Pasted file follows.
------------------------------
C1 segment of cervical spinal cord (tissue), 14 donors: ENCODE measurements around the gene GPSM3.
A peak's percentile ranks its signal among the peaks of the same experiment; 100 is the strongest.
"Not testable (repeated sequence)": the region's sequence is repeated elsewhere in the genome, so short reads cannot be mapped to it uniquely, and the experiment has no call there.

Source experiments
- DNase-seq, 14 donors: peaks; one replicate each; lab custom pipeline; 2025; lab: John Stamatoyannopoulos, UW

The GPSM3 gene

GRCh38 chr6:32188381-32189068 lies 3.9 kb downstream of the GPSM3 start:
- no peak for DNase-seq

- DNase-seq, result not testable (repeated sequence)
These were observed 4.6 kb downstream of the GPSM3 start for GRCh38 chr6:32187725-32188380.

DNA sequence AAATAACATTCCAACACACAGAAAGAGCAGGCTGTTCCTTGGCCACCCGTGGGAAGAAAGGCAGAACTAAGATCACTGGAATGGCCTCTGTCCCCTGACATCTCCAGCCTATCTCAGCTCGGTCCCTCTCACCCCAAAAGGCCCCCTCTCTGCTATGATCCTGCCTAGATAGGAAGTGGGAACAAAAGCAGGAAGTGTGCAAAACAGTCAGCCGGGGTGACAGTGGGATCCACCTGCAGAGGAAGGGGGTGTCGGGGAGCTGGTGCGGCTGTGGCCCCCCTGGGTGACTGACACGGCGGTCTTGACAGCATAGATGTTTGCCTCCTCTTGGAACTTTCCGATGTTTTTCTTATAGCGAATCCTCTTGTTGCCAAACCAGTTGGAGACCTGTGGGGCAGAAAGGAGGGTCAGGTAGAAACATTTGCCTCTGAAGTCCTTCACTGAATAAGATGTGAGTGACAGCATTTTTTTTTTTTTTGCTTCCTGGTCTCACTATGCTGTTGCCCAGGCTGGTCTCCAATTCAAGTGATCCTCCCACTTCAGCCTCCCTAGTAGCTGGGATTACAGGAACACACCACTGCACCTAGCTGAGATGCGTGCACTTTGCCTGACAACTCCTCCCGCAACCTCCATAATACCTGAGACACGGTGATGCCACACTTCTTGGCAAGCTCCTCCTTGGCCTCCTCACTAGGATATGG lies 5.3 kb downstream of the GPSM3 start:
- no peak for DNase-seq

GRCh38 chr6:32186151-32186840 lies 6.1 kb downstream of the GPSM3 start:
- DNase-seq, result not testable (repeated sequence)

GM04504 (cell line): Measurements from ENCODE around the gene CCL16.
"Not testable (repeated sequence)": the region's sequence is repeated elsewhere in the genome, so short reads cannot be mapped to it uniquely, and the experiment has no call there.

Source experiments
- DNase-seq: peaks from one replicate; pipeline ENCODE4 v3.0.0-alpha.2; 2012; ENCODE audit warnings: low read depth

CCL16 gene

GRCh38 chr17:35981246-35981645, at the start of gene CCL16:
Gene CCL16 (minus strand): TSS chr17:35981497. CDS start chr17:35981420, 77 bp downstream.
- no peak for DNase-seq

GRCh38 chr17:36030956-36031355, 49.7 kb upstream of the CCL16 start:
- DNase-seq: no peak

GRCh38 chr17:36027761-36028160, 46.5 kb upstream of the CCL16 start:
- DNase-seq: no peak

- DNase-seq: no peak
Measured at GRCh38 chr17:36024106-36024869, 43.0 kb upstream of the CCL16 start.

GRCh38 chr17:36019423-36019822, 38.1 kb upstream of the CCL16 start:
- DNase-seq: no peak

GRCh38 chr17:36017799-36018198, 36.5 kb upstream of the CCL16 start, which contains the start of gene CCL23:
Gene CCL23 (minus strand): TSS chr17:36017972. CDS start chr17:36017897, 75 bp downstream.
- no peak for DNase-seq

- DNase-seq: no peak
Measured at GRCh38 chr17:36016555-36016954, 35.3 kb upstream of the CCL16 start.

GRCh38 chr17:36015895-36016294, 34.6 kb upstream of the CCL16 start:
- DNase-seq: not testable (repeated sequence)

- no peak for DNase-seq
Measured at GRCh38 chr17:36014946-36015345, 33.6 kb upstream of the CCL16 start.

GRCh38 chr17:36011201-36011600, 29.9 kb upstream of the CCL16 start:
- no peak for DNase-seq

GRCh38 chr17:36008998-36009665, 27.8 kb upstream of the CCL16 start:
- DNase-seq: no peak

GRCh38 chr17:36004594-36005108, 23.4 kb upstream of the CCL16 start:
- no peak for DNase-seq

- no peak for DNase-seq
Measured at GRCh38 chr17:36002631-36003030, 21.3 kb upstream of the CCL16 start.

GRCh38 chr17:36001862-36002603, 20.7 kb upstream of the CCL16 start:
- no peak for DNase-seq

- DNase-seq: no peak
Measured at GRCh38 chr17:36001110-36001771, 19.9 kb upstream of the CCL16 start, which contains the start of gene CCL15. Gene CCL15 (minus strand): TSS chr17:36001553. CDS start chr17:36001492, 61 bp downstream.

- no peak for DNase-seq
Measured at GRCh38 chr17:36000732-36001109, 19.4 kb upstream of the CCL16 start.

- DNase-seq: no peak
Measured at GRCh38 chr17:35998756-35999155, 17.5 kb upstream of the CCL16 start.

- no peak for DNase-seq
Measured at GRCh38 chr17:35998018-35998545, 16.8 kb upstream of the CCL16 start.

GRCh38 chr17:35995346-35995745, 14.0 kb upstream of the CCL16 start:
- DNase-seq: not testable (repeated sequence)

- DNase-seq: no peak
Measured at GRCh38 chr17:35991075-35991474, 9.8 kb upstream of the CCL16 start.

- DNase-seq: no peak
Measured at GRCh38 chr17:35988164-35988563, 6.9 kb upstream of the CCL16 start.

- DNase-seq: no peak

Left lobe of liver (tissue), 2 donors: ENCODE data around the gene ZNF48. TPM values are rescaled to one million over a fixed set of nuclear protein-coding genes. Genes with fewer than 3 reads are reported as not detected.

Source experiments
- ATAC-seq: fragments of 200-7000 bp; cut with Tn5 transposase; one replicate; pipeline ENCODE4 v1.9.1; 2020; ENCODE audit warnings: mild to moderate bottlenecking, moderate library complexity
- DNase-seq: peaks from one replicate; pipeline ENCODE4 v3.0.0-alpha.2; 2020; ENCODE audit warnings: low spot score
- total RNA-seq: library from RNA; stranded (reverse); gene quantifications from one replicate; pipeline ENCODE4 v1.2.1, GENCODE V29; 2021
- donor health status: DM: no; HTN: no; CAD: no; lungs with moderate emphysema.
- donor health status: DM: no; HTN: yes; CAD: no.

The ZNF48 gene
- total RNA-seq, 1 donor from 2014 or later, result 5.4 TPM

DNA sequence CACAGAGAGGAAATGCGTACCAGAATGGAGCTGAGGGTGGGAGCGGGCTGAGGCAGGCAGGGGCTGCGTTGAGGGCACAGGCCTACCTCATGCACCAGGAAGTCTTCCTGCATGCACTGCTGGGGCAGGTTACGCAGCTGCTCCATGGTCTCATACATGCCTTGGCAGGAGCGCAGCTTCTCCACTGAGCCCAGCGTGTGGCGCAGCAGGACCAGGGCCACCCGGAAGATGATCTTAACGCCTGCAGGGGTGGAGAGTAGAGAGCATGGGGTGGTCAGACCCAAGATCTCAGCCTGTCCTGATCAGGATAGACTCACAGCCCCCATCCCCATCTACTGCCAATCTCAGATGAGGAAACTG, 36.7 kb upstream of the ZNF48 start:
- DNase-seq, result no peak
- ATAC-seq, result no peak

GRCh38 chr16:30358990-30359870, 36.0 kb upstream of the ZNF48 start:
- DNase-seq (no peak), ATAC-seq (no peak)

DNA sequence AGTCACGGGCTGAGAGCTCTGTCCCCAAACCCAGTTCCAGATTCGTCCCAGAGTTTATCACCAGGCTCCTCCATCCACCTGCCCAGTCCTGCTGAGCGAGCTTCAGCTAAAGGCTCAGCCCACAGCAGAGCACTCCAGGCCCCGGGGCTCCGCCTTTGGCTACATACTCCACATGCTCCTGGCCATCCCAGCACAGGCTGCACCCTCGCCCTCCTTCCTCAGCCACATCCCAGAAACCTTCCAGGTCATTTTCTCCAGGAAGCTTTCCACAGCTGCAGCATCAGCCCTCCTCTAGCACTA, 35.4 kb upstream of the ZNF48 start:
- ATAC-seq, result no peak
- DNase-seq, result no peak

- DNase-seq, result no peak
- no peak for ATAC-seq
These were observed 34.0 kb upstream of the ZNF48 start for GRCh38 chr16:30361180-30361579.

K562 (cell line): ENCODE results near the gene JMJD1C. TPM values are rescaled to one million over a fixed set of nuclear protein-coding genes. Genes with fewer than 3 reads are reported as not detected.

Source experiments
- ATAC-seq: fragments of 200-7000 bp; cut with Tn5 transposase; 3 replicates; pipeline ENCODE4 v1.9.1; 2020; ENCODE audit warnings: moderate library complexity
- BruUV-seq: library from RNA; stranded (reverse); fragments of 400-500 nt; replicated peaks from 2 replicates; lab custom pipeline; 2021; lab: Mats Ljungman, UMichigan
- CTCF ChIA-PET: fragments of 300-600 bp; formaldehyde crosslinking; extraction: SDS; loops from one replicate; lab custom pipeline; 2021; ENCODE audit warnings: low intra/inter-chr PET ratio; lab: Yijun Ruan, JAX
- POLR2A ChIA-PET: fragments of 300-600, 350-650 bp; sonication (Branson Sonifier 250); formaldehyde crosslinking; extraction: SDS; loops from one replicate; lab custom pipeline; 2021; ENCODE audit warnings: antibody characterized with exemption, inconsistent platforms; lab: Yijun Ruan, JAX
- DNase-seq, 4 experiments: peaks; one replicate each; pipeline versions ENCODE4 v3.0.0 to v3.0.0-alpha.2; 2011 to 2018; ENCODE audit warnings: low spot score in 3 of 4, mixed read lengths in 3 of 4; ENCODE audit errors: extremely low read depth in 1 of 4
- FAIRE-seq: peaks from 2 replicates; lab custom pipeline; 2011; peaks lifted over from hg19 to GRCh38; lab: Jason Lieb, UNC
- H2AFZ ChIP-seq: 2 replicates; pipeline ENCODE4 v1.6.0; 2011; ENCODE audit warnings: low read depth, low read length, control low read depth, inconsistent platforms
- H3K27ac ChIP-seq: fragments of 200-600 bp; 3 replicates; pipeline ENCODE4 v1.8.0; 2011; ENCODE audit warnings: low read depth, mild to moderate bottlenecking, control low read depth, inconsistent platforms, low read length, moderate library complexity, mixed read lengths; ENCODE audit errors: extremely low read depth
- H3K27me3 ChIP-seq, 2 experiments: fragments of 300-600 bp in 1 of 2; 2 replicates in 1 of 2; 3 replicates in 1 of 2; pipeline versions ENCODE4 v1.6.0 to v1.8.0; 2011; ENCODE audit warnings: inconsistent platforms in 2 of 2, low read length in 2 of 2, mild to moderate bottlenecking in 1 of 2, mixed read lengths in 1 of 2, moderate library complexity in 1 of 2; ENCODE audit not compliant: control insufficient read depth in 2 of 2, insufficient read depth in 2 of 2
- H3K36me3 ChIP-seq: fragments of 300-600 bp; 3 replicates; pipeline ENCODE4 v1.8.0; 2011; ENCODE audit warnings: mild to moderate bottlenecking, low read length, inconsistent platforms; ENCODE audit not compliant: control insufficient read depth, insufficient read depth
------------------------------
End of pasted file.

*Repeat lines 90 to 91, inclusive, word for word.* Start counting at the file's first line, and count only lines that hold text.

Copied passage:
- POLR2A ChIA-PET: fragments of 300-600, 350-650 bp; sonication (Branson Sonifier 250); formaldehyde crosslinking; extraction: SDS; loops from one replicate; lab custom pipeline; 2021; ENCODE audit warnings: antibody characterized with exemption, inconsistent platforms; lab: Yijun Ruan, JAX
- DNase-seq, 4 experiments: peaks; one replicate each; pipeline versions ENCODE4 v3.0.0 to v3.0.0-alpha.2; 2011 to 2018; ENCODE audit warnings: low spot score in 3 of 4, mixed read lengths in 3 of 4; ENCODE audit errors: extremely low read depth in 1 of 4